Memory and Justice Picket 11th September. Join us and Bear Witness


An open, inclusive and participative commemorative event


We call on all women, men, mothers, fathers, children, students, trade unions leaders, rank and file, internationalists, concerned citizens, community organisers and human rights defenders, all those that have devoted their lives to the struggle for freedom and equality and resist being part of the imposed-amnesia, we invite you to raise your voices as a single collective-memory in the name of those that are absent and for those that are yet to come.


On September 11th you will be reading out the names and laying a flower in memory of every ‘disappeared’ victim (over 3,000) and each politically executed victim (1,197) of the Chilean dictatorship. 

Join us and bear witness

Date: 11th of September 2013

Time: 9am – 5pm

Where: Outside the Chilean Embassy, 37-41 Old Queen St, London, SW1H 9JA

See map here >>

For further information, please, contact: Myriam Bell 07903 498 240 / [email protected]


To sponsor a flower, please, click here or go directly to and search for our name “Chile 40 Years on” or project “Let’s commemorate the First 9/11” or look under Community projects.



Chile: 40 Years of Obstinate Memory

40 years ago the dreams and aspirations of a people were brutally crashed. On that clear Tuesday morning of the 11th of September 1973, the Armed Forces of Chile, led by General Pinochet and at the instigation of powerful national and international economic and political interests, toppled Salvador Allende’s Unidad Popular government in a bloody coup.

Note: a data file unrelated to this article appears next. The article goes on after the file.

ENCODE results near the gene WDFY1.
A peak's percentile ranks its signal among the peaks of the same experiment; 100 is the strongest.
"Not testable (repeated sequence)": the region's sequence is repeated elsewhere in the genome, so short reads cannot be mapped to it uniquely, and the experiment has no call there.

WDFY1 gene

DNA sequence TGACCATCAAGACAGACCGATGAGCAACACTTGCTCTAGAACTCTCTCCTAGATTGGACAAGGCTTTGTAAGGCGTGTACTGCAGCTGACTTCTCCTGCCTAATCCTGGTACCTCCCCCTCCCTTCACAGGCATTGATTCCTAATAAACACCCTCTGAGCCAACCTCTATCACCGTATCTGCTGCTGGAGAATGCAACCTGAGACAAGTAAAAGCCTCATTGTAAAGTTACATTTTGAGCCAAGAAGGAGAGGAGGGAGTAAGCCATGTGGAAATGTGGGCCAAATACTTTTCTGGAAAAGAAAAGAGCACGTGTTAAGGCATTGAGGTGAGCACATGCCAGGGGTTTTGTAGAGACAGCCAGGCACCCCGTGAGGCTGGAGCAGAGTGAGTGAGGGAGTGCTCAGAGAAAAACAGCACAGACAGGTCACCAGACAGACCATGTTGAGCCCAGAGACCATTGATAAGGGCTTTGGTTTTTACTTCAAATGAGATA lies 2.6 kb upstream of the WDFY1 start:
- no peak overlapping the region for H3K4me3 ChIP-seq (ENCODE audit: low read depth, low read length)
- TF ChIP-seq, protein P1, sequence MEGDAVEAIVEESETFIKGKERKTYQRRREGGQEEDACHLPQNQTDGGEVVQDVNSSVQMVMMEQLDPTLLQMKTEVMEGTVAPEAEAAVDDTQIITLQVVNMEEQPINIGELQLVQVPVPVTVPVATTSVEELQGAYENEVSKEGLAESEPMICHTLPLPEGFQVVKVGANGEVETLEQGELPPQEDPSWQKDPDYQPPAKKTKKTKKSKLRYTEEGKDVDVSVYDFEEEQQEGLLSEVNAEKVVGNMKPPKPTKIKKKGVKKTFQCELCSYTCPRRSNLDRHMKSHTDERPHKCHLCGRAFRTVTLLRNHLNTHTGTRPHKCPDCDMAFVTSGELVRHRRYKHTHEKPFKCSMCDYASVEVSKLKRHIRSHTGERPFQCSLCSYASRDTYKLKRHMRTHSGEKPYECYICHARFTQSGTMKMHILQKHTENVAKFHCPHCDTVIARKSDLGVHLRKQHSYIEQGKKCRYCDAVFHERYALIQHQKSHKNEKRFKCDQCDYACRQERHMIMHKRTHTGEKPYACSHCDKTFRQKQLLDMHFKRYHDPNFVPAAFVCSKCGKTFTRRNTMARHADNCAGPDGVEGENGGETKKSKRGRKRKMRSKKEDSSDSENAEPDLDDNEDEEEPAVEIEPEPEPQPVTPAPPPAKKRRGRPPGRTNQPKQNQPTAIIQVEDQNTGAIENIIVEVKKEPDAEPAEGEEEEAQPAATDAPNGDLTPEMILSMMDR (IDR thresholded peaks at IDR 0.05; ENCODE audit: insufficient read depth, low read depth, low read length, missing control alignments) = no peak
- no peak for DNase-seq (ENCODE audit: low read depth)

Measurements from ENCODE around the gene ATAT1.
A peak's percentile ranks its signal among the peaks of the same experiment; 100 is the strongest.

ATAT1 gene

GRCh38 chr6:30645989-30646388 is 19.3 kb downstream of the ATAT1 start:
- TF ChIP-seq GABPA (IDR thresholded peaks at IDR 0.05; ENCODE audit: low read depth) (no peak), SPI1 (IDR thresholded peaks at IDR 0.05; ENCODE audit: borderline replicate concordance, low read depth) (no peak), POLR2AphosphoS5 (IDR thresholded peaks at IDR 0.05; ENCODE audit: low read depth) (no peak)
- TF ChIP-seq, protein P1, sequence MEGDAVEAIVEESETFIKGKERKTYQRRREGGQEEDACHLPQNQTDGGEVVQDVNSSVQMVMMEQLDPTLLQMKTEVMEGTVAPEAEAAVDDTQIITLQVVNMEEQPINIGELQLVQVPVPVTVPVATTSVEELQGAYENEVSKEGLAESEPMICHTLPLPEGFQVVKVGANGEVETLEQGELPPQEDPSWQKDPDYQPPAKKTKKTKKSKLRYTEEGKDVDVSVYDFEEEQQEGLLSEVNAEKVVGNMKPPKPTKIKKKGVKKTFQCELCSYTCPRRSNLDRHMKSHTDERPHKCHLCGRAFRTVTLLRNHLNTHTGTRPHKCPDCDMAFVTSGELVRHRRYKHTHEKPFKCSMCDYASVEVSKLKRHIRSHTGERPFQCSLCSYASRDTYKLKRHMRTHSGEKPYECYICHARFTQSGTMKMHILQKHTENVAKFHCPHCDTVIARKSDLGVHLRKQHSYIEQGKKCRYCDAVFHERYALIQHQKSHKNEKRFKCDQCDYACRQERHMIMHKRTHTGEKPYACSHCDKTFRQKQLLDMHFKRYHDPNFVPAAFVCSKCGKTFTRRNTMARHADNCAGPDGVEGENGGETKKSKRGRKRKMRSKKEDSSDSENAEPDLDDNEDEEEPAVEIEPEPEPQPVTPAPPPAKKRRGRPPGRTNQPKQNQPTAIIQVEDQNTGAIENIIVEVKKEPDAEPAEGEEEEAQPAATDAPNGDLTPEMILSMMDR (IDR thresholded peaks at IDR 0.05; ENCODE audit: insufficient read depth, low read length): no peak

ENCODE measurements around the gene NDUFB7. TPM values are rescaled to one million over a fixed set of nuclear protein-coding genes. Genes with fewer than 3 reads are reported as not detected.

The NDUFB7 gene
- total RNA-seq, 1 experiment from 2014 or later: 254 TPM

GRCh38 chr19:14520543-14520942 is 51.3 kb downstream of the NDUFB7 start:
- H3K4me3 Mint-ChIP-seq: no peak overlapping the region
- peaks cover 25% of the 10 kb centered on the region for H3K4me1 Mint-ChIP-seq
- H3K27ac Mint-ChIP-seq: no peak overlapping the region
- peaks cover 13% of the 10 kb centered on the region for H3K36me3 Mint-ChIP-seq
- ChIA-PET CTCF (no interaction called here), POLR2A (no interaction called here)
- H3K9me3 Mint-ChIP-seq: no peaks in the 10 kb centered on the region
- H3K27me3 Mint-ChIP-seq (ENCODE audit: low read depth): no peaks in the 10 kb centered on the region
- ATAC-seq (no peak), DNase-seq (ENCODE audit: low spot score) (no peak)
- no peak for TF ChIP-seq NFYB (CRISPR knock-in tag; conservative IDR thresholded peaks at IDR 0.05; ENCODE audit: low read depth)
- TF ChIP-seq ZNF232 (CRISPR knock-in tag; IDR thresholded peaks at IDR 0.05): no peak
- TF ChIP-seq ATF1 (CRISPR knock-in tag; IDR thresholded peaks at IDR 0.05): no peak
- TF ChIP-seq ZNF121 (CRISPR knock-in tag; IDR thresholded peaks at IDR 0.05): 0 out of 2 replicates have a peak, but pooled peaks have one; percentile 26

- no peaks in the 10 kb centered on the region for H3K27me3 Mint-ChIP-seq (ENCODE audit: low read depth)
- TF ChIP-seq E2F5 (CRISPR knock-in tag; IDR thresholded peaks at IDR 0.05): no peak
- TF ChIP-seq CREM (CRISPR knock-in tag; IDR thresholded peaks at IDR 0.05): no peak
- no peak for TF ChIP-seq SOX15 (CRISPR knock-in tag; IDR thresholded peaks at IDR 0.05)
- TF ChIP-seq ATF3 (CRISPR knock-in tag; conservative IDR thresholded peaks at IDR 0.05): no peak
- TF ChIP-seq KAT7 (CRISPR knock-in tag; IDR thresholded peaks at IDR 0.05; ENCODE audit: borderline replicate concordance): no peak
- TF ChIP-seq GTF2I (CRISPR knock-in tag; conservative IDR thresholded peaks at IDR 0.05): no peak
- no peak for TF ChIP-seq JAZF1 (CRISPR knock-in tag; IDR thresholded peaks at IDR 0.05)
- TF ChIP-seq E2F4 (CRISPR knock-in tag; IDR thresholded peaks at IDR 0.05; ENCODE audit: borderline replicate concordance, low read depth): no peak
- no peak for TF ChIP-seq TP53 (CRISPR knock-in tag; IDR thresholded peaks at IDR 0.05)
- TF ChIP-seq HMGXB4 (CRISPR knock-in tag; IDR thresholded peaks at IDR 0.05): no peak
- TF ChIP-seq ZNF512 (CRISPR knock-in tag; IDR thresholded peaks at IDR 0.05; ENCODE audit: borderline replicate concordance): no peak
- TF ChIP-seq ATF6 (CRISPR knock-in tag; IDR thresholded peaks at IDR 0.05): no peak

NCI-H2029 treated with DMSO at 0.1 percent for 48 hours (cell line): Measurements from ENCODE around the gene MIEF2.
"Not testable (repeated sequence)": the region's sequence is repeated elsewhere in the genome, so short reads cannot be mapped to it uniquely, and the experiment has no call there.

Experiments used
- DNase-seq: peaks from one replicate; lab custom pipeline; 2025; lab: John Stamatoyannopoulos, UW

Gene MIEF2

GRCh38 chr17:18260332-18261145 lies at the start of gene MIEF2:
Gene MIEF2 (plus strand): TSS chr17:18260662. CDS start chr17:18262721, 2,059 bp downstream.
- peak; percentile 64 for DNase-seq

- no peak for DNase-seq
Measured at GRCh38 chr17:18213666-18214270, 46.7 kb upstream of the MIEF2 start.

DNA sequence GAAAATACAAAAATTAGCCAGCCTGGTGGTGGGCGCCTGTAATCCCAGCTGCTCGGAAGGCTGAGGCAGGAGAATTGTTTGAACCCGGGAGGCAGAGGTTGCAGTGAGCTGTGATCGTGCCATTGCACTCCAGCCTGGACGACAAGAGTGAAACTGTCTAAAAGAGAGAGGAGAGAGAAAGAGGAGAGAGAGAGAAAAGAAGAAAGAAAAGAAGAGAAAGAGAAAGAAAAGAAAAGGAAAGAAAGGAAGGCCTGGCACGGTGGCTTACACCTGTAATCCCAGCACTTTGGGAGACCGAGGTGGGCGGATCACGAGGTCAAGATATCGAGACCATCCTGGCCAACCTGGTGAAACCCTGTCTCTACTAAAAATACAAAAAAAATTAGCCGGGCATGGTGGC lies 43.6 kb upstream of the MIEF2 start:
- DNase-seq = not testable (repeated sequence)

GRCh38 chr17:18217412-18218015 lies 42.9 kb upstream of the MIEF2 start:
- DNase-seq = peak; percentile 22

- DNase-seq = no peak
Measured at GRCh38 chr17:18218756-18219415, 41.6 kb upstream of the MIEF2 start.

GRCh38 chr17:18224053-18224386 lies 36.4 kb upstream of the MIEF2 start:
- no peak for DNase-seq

Thus, they commenced their brutal and merciless social re-engineering project; everything and everyone would be subservient to the whims and desires of a free-market economy. Thousands were detained, murder or made to disappear, tens of thousands were tortured and hundreds of thousands sent into exile.

As they subdued the Chilean people and purged all democratic elements from Chilean society and the Armed Forces, they proclaimed that within a generation no one would remember Allende nor those that sustained the dream of a society built on human solidarity and fraternity.

But Memory is obstinate and refuses to be silent; it refuses to be subjugated to the “collective-amnesia” being imposed on each one of us by our new political and economic masters, a collective-amnesia that aims to condemn our dreams and aspirations to historical oblivion. 

Here and there, through songs, acts of international solidarity, literature, collective actions in search of truth and justice and by the simple act of commemorating the struggle of our own people, which is part of the struggle of all the oppressed people in the world, memory has found a way to keep the dream alive.  

Power cultivates amnesia, perhaps this is why we persist, so obstinately, with this struggle, because it reflects our inconformity with a society that ignores and crushes the dreams of the individual, and because we refuse to forget, and through the layers of imposed institutionalised-amnesia, memory emerges as our barricade, as our collective song of defiance and solidarity.


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